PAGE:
April 12, 2010

Francis Collins
National Institutes of Health
Bethesda, MD 20892

J. Craig Venter
J. Craig Venter Institute
La Jolla, California 92121

4 Crinan Street
London N19XW

NATURE has indicated (The Human Genome at Ten NATURE vol. 464 no. 7289 April 1, 2010 page 649) and you both agree (Has the Revolution Arrived, Francis Collins page 674 and Multiple Human Genomes Await, J. Craig Venter page 676) that great things are expected from knowledge of the human genome that you both worked out but that benefits to humanity are so far less impressive than had been hoped.

I am reminded of the invention of the laser.  For a long time it was called “the solution without a problem.”  People were looking for the great “killer application” that would bring the laser into its own.  In fact what evolved was a host of excellent applications.  With some justification one could now call the human genome a solution without a problem and the multiple excellent applications are being sought and slowly found.  But there is in fact a killer application that is within your easy reach.

The fact is that if people want babies they need to marry kin, and I mean partners who are kin down to an extraordinarily close degree.  And by the time you get out past sixth cousins it is unrealistic to expect two children. 

The superstition is that the more diverse the gene pool the better.  But there is ample scientific evidence that this is simply not true.  And that which is believed in spite of readily available evidence is superstition.  For the short course go to nobabies.net and look at the March 25, 2010 entry.  Then comb through the entire site.  Become convinced that this is absolutely true.  Take your time.  There is nothing else you could possibly do that is as important. 

It is important because the developed world has not been able to produce enough babies for long term survival now for a generation, and the rest of the world is sliding down the same banister.  This is, without hype, simply the biggest health problem the world has ever seen.  It is probably the only chance of extinction we have ever faced … no not faced.  We are not facing it.  We are sticking our heads in the sand.  And when everybody else sticks their heads in the sand the view gets kind of tedious. 

Someone has indicated that at some time in history humans went through a genetic bottleneck and were reduced to such small numbers that exinticiton was a real possibility.  But since such calculations do not now take into account that NO large gene pool (it appears that the number is something like a thousand and maybe a very few thousand) can survive indefinitely.  Frankly I doubt that bottleneck in reality indicated a census of all humans who were alive.  It is only a census of those who contributed to our one gene pool.  In short we are faced with extinction for the first time.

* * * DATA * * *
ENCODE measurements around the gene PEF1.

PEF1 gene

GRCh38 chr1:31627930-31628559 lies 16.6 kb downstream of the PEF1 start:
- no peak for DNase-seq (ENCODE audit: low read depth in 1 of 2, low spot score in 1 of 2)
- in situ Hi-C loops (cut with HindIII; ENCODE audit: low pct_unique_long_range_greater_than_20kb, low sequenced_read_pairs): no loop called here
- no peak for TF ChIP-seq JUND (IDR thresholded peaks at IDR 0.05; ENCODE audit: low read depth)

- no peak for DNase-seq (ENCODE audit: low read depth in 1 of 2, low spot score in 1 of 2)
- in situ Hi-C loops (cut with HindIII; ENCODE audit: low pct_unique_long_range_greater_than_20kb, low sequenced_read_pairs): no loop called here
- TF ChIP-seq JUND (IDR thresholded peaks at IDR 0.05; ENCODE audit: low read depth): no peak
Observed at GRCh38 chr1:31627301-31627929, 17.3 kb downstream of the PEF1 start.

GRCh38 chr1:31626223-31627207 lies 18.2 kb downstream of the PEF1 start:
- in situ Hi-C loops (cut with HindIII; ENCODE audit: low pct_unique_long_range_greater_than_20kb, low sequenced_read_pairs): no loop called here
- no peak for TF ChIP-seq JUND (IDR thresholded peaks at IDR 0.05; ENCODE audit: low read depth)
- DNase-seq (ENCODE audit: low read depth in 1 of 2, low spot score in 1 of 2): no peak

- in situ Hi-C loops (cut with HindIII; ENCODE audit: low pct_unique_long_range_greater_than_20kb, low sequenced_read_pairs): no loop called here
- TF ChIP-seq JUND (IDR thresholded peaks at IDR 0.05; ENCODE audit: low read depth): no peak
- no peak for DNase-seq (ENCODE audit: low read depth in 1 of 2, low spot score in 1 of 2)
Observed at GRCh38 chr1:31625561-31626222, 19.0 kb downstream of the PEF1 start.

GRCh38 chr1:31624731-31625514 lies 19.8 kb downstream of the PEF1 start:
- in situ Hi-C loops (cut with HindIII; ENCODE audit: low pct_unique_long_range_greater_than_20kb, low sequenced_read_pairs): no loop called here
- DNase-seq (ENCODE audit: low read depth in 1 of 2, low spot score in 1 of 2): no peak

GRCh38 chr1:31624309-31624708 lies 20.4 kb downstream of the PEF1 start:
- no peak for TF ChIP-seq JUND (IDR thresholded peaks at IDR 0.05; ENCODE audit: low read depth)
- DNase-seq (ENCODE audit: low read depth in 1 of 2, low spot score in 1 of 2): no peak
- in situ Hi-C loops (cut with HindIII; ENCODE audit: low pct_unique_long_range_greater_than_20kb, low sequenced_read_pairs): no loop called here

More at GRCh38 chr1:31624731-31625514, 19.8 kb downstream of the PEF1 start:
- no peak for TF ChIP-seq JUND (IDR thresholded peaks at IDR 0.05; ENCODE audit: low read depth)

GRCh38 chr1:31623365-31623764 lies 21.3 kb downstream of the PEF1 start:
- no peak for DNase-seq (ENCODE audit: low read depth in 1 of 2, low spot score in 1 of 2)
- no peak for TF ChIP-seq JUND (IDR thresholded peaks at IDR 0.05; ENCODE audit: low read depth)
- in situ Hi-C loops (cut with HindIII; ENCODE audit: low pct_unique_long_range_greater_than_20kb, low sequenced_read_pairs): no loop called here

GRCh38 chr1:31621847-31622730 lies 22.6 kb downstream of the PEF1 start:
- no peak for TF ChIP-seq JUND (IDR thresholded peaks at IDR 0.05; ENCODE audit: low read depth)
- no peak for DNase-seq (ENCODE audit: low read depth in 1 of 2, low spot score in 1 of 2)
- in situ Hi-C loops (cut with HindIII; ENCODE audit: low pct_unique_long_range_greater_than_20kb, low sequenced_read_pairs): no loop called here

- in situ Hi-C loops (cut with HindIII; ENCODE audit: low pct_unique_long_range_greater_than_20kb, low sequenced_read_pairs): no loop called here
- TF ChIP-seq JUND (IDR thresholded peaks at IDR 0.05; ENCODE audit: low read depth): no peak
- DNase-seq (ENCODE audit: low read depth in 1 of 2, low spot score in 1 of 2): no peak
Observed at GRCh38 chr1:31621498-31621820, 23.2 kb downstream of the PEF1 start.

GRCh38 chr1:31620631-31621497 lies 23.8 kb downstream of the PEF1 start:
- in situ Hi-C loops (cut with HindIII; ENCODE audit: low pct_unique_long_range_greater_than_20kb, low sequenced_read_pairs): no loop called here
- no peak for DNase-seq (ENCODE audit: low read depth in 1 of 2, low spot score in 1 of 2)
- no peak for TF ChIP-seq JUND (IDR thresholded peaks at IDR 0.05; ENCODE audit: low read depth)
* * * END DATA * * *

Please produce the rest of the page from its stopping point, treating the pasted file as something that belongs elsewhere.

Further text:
No babies, no future.  Simple as that.  Your glory, your accomplishments, your wealth mean nothing if there are to be no babies.

I can tell you what would work.  This is not my agenda, I describe it only because something definitely could work.  Imagine many villages, between a hundred thousand and a million of them, representing the cultural and genetic wealth of our species.  Limit the size of each to 100 families.  These villages are protected and nurtured by the rest of society.  And they will be fertile.  Small villages always are.  As numbers exceed the carrying power of the village, those who have not found a spot can choose between remaining celibate and moving out.  They can go anywhere.  And there will be cities just like the ones we have now.  And just like now, they will overall not produce enough babies to survive on their own.  Cities never do. 

Such an arrangement would be stable, would intrude on no ones freedom since one could always opt out.  And it would permit the survival of a literate society indefinitely.  Our current pattern, while being far from a random world wide social pool, will not permit our survival.

The question is how to get from here to there.  We do not have those villages.  We cannot make them because nobody really knows who is kin with whom (bar Iceland and the British aristocracy). 

Enter, with a flourish of trumpets, the human genome.  It is easily within your grasp to sort out how kin two people are by comparing genomes.  It is possible, but a bit trickier, to know what the implication of a particular match will be in terms of fertility of the couple and of future generations.  Then you can devise a way to get from here to there.  Along the way I hope you figure out a better way to make this work than my own; that was just a way of insisting that there is a solution and we had better get onto it.

Or perhaps we don’t care.  Perhaps we are happy with going extinct.  I could live with that, were it the informed choice.  I cannot live with it if it is to be the result of a choice made in ignorance.

Good luck.  Let me know if I can help.  Please let me know what you think.


M. Linton Herbert MD    

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